Universal School Vouchers Would Benefit More Families
Than Nonsectarian Vouchers, Carnegie Mellon Research Shows
Tepper School Model Provides Clearest Insight Yet on Potential Impact of Voucher Programs
(Note to editors: Access a video interview of Dr. Maria Ferreyra discussing her school voucher research at www.tepper.cmu.edu/news-multimedia/tepper-multimedia/videos/maria-ferreyras-voucher-research/index.aspx.)
PITTSBURGH — When it comes to providing greater gains in the quality of education, universal vouchers that allow parents to select the best private school regardless of religious affiliation win over nonsectarian vouchers that limit choice, according to research from the Tepper School of Business at Carnegie Mellon University. The universal vouchers would also benefit a greater number of households, particularly among lower-income families.
The research used a new economic model to simulate two potential large-scale K-12 school voucher programs - one universal, one nonsectarian - each of which provided vouchers in amounts ranging from $1,000 to $7,000 to students across more than 50 school districts in the Chicago area.
In the simulations, the universal voucher program enabled every household to be eligible for any type of private school, whereas the nonsectarian vouchers could not be used for religious schools. In addition to providing benefits for fewer households overall, the nonsectarian program was more likely to provide lower gains in the quality of education, particularly for lower-income families, the research found.
"The quality of a private school is often reflected in its cost. For a lower-income family to afford the better schools, it would need to obtain a more generous voucher," said Maria Marta Ferreyra, assistant professor of economics at the Tepper School. "But the policy debates often result in too few vouchers at too low a value. As long as vouchers continue to be considered a viable remedy to low-quality public schools, an effective voucher program should include more vouchers at a higher value. Unless it does, educators will not achieve their policy goals of ensuring that lower-income families have an equivalent opportunity to access high-quality schools enjoyed by higher-income families."
The study also showed that voucher programs tend to induce migration. Some suburbanites may move to the city to take advantage of private schools and lower property taxes relative to property values, while some urban families may move to the suburbs to take advantage of public schools and good housing - which becomes cheaper as some suburbanites move to the city.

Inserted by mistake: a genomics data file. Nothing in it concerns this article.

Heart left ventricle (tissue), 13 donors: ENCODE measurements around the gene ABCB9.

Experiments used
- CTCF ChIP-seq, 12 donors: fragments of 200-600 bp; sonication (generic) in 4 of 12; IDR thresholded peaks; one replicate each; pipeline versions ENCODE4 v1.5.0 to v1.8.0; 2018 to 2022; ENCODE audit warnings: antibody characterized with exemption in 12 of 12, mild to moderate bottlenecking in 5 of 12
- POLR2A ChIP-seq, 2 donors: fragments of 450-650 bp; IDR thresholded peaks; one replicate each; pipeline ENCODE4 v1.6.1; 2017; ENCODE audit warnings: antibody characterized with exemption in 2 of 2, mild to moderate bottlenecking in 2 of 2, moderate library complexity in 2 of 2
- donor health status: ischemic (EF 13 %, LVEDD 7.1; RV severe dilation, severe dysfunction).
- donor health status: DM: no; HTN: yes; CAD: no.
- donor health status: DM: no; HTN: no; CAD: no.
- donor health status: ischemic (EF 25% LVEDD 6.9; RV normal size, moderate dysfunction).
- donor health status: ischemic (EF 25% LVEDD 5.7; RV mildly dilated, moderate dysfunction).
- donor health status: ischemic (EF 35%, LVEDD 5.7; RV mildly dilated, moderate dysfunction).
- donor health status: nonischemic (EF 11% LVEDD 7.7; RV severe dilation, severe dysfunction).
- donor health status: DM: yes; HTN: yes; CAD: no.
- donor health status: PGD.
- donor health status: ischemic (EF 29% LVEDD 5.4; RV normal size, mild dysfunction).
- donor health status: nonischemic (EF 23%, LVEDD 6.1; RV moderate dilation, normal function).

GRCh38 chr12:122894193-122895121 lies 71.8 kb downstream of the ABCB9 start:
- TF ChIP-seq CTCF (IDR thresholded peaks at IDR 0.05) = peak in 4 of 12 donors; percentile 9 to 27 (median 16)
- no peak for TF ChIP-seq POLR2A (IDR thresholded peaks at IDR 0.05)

"That vouchers can have such differing effects on migration reveals the complexity and nuances not always understood in voucher programs. Not only can these programs impact school quality, funding and student population demographics, but they can also affect residential property values, taxes and the demographic makeup of the city and the suburbs," Ferreyra said.
The study - the first to integrate household religious preference - identified many households that might use a universal voucher for a religious education. However, religious school enrollment would fall under nonsectarian vouchers, given that only those households with a strong preference for religious schools and the ability to pay for them would remain.
Private school vouchers, long a controversial topic in the debate over education reform in the United States, are currently the subject of small-scale experiments in such locations as Cleveland, Milwaukee and the District of Columbia, and are under consideration in scores of states. Between 1999 and 2006, 42 states considered enacting voucher programs. As interest in using vouchers to improve educational opportunities and as a tool to leverage improvements in public school systems may grow, the models built in this paper may help policy makers develop more effective programs.
Ferreyra's study, titled "Estimating the Effects of Private School Vouchers in Multidistrict Economies," appeared in the June 2007 issue of The American Economic Review. It is available for download at http://public.tepper.cmu.edu/facultydirectory/FacultyPaper.aspx?ID=38302.